• Jessica Berk

Back to School Tips - Pandemic Edition

Back to School season probably looks pretty different this year.

You might be heading back in person.

You might be heading back virtually.

You may have decided to stay home and handle schooling yourself.

If you’re in any of these situations you are one BRAVE mama!

Each scenario comes with risks and rewards.

Figuring out what’s best for our childrens’ physical and mental health is our biggest job.

None of these decisions are easy.

But one thing is for sure.

Sleep is integral.

Science has shown time and time again that insufficient sleep negatively effects children’s cognitive development, attention spans, behavior and overall health, as well as having negative impacts on parental and family functioning.

So, start the school year off with my most important

Back To School Sleep tip:

Go To Bed Early

Preschoolers

Your preschooler will be getting lots of stimulation during the day at school. If their school day ends midday, make sure to get them home and put them down for their nap before 1:30. This nap serves a biological purpose to help with brain development, learning and physical restoration and it’s important that it’s timed correctly. This afternoon nap should be around 90 minutes+ and will continue until the 3rd or 4th birthday - or maybe later if you’re lucky! Bedtime should be before 7:30.



Elementary School Kids

Summer gave you a chance to see how much sleep your child really needs each night by allowing them to wake naturally in the morning. Calculate how much sleep your child will be losing each school night if they will be waking up earlier. That’s how much earlier you need to be putting them to bed.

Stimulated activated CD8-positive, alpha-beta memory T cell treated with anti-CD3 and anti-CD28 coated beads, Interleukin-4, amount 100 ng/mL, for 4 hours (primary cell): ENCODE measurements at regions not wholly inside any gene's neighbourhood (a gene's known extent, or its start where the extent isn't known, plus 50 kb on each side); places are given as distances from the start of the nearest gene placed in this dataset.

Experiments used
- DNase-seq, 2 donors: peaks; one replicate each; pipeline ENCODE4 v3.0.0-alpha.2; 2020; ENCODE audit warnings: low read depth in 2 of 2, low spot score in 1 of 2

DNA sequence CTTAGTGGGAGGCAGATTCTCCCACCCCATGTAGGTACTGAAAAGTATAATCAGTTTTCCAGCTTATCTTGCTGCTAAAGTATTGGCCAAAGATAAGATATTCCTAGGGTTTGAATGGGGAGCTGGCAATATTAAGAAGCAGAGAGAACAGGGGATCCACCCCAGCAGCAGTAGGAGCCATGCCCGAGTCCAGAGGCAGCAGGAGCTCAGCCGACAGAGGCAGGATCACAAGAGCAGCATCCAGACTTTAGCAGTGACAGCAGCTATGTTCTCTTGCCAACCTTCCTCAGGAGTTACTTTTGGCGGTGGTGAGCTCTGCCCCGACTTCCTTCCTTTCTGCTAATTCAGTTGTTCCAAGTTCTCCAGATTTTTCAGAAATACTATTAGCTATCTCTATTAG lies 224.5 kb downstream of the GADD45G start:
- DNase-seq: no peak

If your child slept from 8:00pm to 7:00am in the summer but has to wake up at 6:30am during the school year, their bedtime needs to be moved back 30 minutes to 7:30pm to make up for this lost sleep. They may not fall asleep right away for the first few nights but stay consistent and they will get used to their new schedule over the course of the first week.


Young elementary kids should be in bed by 7:30 or 8:00. Older elementary kids may be able to tolerate a later bedtime around 8:45 but I recommend ending the day with quiet time like reading, not screen time or stimulating play like wrestling with Dad.


Sleep Can Keep You Healthy!

A study out of Carnegie Mellon University in 2015 proved for the first time that insufficient sleep is associated with a greater likelihood of catching a cold. Now, the study was done on adults, not kids. But it empirically showed that

Adults who slept less than 6 hours a night consistently were 4X MORE likely to catch the common cold. 4 TIMES! The likelihood increased the less sleep they got.

In this season of COVID-19, we should be doing everything in our power to beef up our kids’ immune systems. And sufficient sleep looks to be a key factor.

Napping kids under 3 need between 11 and 15 hours of sleep.

Non-napping kids over 3 need between 10 and 14 hours.


Best wishes for a great school year, no matter what that looks like in your house!

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